These three examples of glorifying China can easily be counterbalanced by numerous others who negatively argued exactly the opposite, such as the German emperor Wilhelm II and his above-mentioned ‘Yellow Peril’ or the French philosopher Charles de Montesquieu, who emphasised the despotic nature of Chinese power. Especially in the 19th century, when European powers conquered the world, including China (albeit without formally colonising it), these negative images of China and the Chinese became predominant, in parallel with a firm belief in Western superiority. It is only now, with the rise of Asian powers in the 21st century, that our feeling of superiority is seriously questioned, in Asia as well as in our part of the world.
Sense of superiority
One might hope that this humbling experience would help us to be truly open and perceptive with respect to China, but this is far from easy. The means of raising the level of intellectual curiosity with respect to China, which is still at a surprisingly low level, are not obvious. European academic research into China has increased of course – it is no longer limited to sinologists as it was in the 1950s. Nowadays, a whole host of disciplines, ranging from sociologists to anthropologists to economists, are involved in studying China and this can only be seen as progress. Yet in my mind, we still harbour our engrained sense of superiority that is rarely expressed openly but is firmly rooted in our psychological make-up. Combined with fear for this rising economic superpower, we are still struggling to perceive China as it really is, and to pose that open question: What can we learn from China?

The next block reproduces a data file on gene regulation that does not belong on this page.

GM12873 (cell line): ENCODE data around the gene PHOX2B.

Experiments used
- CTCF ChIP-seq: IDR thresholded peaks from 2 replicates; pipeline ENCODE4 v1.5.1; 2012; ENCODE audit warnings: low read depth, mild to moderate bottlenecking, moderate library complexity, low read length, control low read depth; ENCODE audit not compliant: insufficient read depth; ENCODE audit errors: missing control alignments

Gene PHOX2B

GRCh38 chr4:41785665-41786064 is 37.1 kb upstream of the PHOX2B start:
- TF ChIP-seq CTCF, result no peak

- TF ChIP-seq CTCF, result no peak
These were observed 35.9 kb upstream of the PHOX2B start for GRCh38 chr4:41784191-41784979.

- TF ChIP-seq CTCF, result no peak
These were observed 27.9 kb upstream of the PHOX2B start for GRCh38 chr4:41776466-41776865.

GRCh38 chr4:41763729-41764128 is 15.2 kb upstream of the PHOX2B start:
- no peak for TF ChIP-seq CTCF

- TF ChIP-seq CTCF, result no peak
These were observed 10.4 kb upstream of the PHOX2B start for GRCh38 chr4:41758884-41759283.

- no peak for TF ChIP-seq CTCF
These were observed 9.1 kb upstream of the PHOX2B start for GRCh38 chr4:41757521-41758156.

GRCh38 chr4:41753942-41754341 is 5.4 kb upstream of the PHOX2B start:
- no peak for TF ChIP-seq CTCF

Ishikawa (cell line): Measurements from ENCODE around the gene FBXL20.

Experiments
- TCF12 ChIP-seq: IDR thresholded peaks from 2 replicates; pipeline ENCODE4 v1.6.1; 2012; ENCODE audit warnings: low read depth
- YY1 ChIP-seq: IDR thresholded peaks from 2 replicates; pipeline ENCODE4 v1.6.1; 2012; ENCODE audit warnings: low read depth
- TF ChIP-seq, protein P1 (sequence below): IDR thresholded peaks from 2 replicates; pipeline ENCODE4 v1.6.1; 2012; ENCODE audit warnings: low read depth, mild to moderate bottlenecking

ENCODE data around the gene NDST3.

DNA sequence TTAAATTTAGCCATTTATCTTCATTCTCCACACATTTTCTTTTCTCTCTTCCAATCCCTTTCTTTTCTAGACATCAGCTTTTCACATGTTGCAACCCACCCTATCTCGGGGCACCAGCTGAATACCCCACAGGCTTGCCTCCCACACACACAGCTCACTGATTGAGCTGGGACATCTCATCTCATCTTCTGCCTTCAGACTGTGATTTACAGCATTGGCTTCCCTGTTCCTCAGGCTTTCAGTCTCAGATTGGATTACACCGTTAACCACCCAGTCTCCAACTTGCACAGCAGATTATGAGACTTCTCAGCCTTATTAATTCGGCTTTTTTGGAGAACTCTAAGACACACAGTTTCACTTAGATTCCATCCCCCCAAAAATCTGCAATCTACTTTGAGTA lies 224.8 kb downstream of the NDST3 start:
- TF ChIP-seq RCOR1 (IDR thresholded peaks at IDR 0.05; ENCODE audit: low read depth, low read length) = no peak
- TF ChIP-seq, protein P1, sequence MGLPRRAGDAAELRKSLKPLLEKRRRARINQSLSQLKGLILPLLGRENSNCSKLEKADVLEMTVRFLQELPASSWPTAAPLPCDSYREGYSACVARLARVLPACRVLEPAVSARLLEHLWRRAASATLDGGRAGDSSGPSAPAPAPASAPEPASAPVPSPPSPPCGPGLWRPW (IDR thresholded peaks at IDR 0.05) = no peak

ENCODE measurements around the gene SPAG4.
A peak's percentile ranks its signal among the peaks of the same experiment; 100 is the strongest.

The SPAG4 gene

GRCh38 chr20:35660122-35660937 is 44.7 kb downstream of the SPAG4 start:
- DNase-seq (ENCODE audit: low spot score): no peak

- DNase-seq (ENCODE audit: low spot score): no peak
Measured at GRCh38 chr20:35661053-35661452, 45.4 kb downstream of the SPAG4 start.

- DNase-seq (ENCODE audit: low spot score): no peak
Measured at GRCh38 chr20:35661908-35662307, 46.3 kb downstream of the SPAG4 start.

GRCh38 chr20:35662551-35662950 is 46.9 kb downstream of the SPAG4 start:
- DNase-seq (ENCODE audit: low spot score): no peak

As I try to answer that question myself I must admit that I am by no means exceptional – I harbour these feelings of superiority as well. When it comes to values like the rule of law, human rights, separation of powers and the accountability of those who govern us, it seems clear to me that, in these areas, China can learn from the Western approach, not the other way round.
When it comes to specific policies, our ability to learn seems equally limited. The authoritarian-technocratic approach that is possible under the Chinese political system is very hard to transfer to our system. Forbidding petrol scooters or plastic bags with a single decree might be admired, but with the equally quick expropriation of land that is out of the question. This style of government by decree cannot be copied to our democracies. The same goes for China’s industrial policy and its much lauded investments in green technology (wind and solar). This cannot be copied, but demands a clever industrial policy by the EU in response.
So, besides benefits in the economic sphere (its market, its products), what does China have to offer us in the realm of culture?